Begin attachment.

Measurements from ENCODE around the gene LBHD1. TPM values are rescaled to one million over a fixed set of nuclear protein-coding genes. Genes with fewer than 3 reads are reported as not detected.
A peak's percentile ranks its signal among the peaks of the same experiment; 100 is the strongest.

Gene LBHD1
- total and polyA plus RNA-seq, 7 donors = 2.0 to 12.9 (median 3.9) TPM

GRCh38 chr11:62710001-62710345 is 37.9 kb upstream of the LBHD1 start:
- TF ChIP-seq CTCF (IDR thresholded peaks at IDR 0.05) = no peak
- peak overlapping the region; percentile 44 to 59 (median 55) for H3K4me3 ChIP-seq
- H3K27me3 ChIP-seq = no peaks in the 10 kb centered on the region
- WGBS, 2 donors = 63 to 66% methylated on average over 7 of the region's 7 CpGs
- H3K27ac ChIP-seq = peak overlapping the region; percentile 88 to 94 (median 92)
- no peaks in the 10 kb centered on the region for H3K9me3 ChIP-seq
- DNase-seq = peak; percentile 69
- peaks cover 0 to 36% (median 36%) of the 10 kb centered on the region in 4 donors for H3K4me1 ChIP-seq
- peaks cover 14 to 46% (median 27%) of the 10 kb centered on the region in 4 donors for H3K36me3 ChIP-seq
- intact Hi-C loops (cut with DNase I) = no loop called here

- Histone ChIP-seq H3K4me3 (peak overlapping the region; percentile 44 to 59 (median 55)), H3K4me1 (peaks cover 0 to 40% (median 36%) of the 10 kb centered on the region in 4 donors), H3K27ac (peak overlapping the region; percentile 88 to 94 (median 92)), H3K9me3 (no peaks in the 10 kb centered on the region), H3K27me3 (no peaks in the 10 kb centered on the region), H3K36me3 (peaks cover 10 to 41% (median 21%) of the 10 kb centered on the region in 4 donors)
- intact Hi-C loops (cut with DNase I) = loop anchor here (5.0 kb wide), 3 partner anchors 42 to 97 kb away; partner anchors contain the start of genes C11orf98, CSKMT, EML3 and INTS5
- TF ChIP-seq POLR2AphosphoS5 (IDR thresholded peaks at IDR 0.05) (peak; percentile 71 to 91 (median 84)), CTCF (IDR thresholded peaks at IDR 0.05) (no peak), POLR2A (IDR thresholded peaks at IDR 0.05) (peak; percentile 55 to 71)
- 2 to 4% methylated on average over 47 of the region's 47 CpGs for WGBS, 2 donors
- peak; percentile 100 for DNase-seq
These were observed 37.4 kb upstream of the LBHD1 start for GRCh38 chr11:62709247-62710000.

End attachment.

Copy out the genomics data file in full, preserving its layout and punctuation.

Measurements from ENCODE around the gene LBHD1. TPM values are rescaled to one million over a fixed set of nuclear protein-coding genes. Genes with fewer than 3 reads are reported as not detected.
A peak's percentile ranks its signal among the peaks of the same experiment; 100 is the strongest.

Gene LBHD1
- total and polyA plus RNA-seq, 7 donors = 2.0 to 12.9 (median 3.9) TPM

GRCh38 chr11:62710001-62710345 is 37.9 kb upstream of the LBHD1 start:
- TF ChIP-seq CTCF (IDR thresholded peaks at IDR 0.05) = no peak
- peak overlapping the region; percentile 44 to 59 (median 55) for H3K4me3 ChIP-seq
- H3K27me3 ChIP-seq = no peaks in the 10 kb centered on the region
- WGBS, 2 donors = 63 to 66% methylated on average over 7 of the region's 7 CpGs
- H3K27ac ChIP-seq = peak overlapping the region; percentile 88 to 94 (median 92)
- no peaks in the 10 kb centered on the region for H3K9me3 ChIP-seq
- DNase-seq = peak; percentile 69
- peaks cover 0 to 36% (median 36%) of the 10 kb centered on the region in 4 donors for H3K4me1 ChIP-seq
- peaks cover 14 to 46% (median 27%) of the 10 kb centered on the region in 4 donors for H3K36me3 ChIP-seq
- intact Hi-C loops (cut with DNase I) = no loop called here

- Histone ChIP-seq H3K4me3 (peak overlapping the region; percentile 44 to 59 (median 55)), H3K4me1 (peaks cover 0 to 40% (median 36%) of the 10 kb centered on the region in 4 donors), H3K27ac (peak overlapping the region; percentile 88 to 94 (median 92)), H3K9me3 (no peaks in the 10 kb centered on the region), H3K27me3 (no peaks in the 10 kb centered on the region), H3K36me3 (peaks cover 10 to 41% (median 21%) of the 10 kb centered on the region in 4 donors)
- intact Hi-C loops (cut with DNase I) = loop anchor here (5.0 kb wide), 3 partner anchors 42 to 97 kb away; partner anchors contain the start of genes C11orf98, CSKMT, EML3 and INTS5
- TF ChIP-seq POLR2AphosphoS5 (IDR thresholded peaks at IDR 0.05) (peak; percentile 71 to 91 (median 84)), CTCF (IDR thresholded peaks at IDR 0.05) (no peak), POLR2A (IDR thresholded peaks at IDR 0.05) (peak; percentile 55 to 71)
- 2 to 4% methylated on average over 47 of the region's 47 CpGs for WGBS, 2 donors
- peak; percentile 100 for DNase-seq
These were observed 37.4 kb upstream of the LBHD1 start for GRCh38 chr11:62709247-62710000.